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Global Economy On The Abyss of a Greater Depression Says Leading Economist Nouriel Roubini

March 25th, 2020 Comments off

In a chilling yet cogently delivered live Twitter lecture on likely economic trends stemming from the Covid-19 pandemic, NYU professor and economist Nouriel Roubini gave a harsh yet realistic overview on the unfolding crisis. Professor Roubini was one of the few economists to predict the global financial crisis that occurred more than a decade ago.

The views Roubini relayed in his Twitter presentation can be summed up as follows:

  1. The health policy response will determine whether or not the world faces a severe recession or a greater depression. A global recession worse than the 2007-09 global financial crisis is already baked into the cake. However, perusing a mitigation strategy to contain the coronavirus pandemic will ensure the global economy heads into a severe depression. Only a suppression strategy as implemented by China initially and now Italy can prevent the worst economic damage. Though a suppression strategy that shuts down the economy for 2 or 3 months is very painful, a mitigation strategy will ensure that Covid-19 spreads like wildfire, leading to a temporary reopening of the economy followed by further and deeper shutdowns. Roubini urges policymakers to adapt draconian suppression measures as the only alternative to far more calamitous economic collapse.
  2. The right policy responses will be crucial to preventing a greater depression. The current wave of unprecedented monetary and fiscal measures, adapted in a very short timeframe, are correct. In particular , very large fiscal deficits equivalent to ten percent of GDP, which in turn are fully monetized by the central banks, are necessary in the short-term. However, such extraordinary measures are unsustainable in the long-term, and will lead to stagflation.
  3. The health emergency crippling the global economy is not the only shock confronting it. Roubini identified a geopolitical depression exacerbated by revisionist powers (China, Russia, Iran and North Korea) seeking to further destabilize the United States through cyber warfare. In particular, the emerging cold war between China and the U.S. is leading to decoupling of supply chains and de-globalization, which will increase costs of production and hence inflation.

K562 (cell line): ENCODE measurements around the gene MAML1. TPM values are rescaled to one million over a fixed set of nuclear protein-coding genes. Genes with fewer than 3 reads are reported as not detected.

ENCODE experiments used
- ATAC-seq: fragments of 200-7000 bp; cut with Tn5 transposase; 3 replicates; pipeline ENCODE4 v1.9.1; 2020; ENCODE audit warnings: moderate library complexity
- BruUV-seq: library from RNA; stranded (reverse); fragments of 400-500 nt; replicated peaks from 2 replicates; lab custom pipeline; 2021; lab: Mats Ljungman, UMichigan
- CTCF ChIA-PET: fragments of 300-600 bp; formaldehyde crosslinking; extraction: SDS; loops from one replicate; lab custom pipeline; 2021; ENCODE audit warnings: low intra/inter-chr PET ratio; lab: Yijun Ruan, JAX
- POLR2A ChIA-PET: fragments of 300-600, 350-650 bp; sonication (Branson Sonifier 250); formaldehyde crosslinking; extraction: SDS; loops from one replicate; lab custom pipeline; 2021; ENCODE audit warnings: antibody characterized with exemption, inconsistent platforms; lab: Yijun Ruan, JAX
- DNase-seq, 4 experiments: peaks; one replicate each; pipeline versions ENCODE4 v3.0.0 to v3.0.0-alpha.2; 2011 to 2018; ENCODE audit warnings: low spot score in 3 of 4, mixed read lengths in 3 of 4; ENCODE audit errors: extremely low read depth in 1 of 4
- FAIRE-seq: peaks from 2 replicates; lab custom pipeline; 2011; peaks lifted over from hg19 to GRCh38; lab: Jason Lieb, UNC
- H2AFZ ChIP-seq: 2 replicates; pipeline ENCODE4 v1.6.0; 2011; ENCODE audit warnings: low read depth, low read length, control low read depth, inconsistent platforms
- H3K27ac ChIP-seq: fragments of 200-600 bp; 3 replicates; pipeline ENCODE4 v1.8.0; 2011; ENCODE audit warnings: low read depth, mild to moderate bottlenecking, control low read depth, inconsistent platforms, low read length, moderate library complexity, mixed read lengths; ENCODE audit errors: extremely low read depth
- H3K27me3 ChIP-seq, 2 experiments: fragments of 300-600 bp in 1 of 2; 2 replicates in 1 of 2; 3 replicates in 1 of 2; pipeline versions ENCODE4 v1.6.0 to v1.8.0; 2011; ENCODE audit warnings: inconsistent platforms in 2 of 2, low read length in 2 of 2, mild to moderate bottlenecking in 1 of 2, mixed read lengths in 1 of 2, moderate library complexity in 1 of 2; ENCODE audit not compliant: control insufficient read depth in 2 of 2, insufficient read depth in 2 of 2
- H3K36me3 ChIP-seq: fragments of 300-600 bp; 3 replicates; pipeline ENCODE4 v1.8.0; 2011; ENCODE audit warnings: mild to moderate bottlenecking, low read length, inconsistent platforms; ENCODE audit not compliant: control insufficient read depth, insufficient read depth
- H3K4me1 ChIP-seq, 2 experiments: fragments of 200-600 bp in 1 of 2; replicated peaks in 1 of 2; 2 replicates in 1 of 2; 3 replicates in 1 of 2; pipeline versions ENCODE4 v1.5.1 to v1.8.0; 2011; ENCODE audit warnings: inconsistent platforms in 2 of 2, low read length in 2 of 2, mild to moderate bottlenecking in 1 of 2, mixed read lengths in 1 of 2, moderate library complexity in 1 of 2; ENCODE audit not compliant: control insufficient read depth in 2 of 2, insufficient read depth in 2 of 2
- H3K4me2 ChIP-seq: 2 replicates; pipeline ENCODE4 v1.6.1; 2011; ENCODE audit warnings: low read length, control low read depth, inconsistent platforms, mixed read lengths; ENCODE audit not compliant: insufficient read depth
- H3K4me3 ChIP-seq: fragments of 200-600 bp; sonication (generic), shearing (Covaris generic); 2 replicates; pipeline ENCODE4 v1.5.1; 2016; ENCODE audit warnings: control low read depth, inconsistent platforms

4. Professor Roubini sees a great risk that Iran’s regime will initiate a full-scale war with the United States as the only means of preserving itself from being overthrown, if Trump is reelected and the economic sanctions lead to its collapse. Such conflict will close the straits of Hormuz, leading to a massive spike in oil prices.

In summary, a sobering and harshly realistic analysis of the global economic crisis now underway.

U.S. Economy Now In Depression, Claims The Economist

January 4th, 2009 Comments off
The Economist, one of the leading financial magazines in the world and a leading voice for free enterprise economics, presented a bombshell in its most recent edition: the economy of the United States is in the throes of a depression rather than recession. As many economists who concede that the global economic crisis has inflicted the worst financial turmoil in the U.S. since the Great Depression still refuse to use the “D” word, this is a major turning point in public perceptions of the economic disaster that is now unfolding.

In formulating its dire assessment, The Economist based its conclusion on an analysis of past depressions. The Economist stated that the U.S. economy is manifesting the characteristics of a depression, taking into account the causes of the current economic crisis.

According to The Economist, the primary distinction between a recession and an economic depression is not linked to the decline in growth nor its duration, which are factors encountered in an economic recession. The magazine indicated that a depression is triggered by a bursting of the asset and credit bubble, a contraction in credit, and a decline in general price levels, all the indicators being experienced in the current Global Economic Crisis, especially in the United States.

The U.S GDP figures for the fourth quarter of 2008 declined by an estimated six- percent. Though less severe than during the Great Depression of the 1930s, The Economist maintains that the decline in American GDP is more closely aligned to an economic depression, given that it was facilitated by the bursting of the largest asset and credit bubbles in financial history. The findings by The Economist add substance to the growing consensus that the Global Economic Crisis will be a worldwide catastrophe of monumental proportions.